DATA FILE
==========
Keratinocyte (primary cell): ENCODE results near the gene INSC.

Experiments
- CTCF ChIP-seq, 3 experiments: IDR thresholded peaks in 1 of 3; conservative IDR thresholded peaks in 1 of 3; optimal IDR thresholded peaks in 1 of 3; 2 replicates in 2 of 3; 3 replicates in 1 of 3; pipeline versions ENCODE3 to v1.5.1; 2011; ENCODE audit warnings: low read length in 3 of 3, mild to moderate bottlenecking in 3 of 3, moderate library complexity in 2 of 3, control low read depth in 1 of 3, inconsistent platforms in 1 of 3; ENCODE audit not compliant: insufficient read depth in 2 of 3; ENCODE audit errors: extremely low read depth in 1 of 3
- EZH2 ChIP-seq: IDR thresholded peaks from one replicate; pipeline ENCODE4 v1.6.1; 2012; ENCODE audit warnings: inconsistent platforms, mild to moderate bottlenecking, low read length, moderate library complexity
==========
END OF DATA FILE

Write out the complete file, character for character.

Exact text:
Keratinocyte (primary cell): ENCODE results near the gene INSC.

Experiments
- CTCF ChIP-seq, 3 experiments: IDR thresholded peaks in 1 of 3; conservative IDR thresholded peaks in 1 of 3; optimal IDR thresholded peaks in 1 of 3; 2 replicates in 2 of 3; 3 replicates in 1 of 3; pipeline versions ENCODE3 to v1.5.1; 2011; ENCODE audit warnings: low read length in 3 of 3, mild to moderate bottlenecking in 3 of 3, moderate library complexity in 2 of 3, control low read depth in 1 of 3, inconsistent platforms in 1 of 3; ENCODE audit not compliant: insufficient read depth in 2 of 3; ENCODE audit errors: extremely low read depth in 1 of 3
- EZH2 ChIP-seq: IDR thresholded peaks from one replicate; pipeline ENCODE4 v1.6.1; 2012; ENCODE audit warnings: inconsistent platforms, mild to moderate bottlenecking, low read length, moderate library complexity